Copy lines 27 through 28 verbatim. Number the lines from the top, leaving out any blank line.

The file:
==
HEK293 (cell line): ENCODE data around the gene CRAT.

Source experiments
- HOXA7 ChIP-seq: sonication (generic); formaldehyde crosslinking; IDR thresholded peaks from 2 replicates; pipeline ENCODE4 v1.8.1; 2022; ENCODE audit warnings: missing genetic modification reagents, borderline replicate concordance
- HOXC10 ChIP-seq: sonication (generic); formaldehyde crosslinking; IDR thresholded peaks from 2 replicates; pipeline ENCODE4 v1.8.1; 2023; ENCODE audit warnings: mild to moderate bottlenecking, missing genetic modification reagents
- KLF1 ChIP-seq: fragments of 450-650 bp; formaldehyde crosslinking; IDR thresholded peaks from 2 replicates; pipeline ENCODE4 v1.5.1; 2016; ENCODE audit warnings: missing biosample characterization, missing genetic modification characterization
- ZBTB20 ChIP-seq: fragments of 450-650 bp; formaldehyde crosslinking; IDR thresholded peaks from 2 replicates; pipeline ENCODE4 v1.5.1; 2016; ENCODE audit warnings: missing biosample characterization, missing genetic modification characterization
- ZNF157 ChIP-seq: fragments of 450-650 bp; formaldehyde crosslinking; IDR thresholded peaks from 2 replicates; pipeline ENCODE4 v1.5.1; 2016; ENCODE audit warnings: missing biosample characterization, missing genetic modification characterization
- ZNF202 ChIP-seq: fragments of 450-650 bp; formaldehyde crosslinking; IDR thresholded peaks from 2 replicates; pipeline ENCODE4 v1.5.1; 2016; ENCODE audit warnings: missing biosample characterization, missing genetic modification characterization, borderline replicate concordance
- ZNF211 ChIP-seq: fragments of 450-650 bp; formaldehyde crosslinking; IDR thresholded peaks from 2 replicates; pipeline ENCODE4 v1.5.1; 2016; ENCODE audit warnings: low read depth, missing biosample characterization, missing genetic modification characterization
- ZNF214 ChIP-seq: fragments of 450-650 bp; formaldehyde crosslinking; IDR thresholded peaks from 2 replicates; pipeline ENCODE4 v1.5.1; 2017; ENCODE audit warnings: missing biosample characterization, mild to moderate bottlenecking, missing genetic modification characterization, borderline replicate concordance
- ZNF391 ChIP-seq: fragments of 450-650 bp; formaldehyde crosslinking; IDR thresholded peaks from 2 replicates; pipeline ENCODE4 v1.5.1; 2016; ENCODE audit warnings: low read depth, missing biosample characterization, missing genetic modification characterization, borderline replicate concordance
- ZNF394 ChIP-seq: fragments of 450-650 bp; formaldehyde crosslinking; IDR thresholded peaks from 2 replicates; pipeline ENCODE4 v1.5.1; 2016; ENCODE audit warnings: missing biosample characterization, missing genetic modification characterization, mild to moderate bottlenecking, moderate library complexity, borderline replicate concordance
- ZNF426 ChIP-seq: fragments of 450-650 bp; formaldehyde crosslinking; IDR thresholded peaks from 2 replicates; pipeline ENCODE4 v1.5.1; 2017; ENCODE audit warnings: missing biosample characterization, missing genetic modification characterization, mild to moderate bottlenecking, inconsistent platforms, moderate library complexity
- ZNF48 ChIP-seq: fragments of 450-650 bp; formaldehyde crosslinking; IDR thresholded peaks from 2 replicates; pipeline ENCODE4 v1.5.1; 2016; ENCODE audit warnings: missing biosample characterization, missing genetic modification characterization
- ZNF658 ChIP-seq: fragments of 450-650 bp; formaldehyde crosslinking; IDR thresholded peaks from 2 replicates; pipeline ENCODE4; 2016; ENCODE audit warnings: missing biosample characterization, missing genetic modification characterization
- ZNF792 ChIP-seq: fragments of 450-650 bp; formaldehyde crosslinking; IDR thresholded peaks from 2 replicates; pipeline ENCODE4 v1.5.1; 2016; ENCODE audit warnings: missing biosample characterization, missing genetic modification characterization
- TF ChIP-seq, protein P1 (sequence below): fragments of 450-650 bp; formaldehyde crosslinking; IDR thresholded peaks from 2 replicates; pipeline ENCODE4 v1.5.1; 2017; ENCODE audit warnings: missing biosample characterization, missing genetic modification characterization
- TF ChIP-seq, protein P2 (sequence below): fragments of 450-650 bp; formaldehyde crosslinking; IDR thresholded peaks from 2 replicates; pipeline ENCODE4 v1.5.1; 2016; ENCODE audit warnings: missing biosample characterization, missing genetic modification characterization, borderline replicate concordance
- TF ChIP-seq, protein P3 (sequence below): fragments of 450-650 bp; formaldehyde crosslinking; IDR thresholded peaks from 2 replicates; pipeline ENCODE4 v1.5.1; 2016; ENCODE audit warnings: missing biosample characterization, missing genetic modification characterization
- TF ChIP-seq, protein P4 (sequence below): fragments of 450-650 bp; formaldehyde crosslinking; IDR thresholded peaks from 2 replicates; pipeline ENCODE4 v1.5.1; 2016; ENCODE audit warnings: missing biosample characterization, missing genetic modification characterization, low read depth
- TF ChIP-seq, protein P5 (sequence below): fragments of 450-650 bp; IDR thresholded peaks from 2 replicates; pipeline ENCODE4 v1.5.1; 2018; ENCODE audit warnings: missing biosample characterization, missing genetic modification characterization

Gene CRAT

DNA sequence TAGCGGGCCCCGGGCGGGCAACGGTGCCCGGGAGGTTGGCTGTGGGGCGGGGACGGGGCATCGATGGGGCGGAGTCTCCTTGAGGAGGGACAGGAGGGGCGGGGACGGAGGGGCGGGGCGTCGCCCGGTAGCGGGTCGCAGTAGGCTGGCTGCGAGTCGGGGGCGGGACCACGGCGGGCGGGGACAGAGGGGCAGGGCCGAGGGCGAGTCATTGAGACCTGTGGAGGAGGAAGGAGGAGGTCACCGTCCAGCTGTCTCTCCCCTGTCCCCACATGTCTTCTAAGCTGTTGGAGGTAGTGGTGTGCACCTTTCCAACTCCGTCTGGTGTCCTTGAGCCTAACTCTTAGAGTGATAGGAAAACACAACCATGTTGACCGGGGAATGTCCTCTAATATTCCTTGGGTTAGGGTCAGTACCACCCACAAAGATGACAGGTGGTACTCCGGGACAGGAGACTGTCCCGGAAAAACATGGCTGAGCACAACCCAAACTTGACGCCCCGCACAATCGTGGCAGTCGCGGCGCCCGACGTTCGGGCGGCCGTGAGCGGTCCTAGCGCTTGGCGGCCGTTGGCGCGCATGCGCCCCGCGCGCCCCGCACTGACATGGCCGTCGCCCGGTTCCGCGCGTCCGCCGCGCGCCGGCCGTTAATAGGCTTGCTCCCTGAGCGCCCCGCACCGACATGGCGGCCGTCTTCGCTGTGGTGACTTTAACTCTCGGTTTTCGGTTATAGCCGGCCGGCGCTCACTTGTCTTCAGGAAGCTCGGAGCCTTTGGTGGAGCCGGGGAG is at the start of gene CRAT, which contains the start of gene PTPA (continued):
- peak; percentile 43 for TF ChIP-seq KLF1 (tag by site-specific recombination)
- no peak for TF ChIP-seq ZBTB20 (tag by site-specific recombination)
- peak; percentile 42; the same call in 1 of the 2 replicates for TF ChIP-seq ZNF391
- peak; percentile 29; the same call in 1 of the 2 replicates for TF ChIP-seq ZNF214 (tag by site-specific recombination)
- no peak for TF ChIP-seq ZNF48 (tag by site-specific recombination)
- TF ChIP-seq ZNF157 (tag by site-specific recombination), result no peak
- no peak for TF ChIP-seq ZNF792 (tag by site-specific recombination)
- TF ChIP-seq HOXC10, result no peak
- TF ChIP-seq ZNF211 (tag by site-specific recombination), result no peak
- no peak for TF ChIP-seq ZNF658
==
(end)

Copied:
- peak; percentile 29; the same call in 1 of the 2 replicates for TF ChIP-seq ZNF214 (tag by site-specific recombination)
- no peak for TF ChIP-seq ZNF48 (tag by site-specific recombination)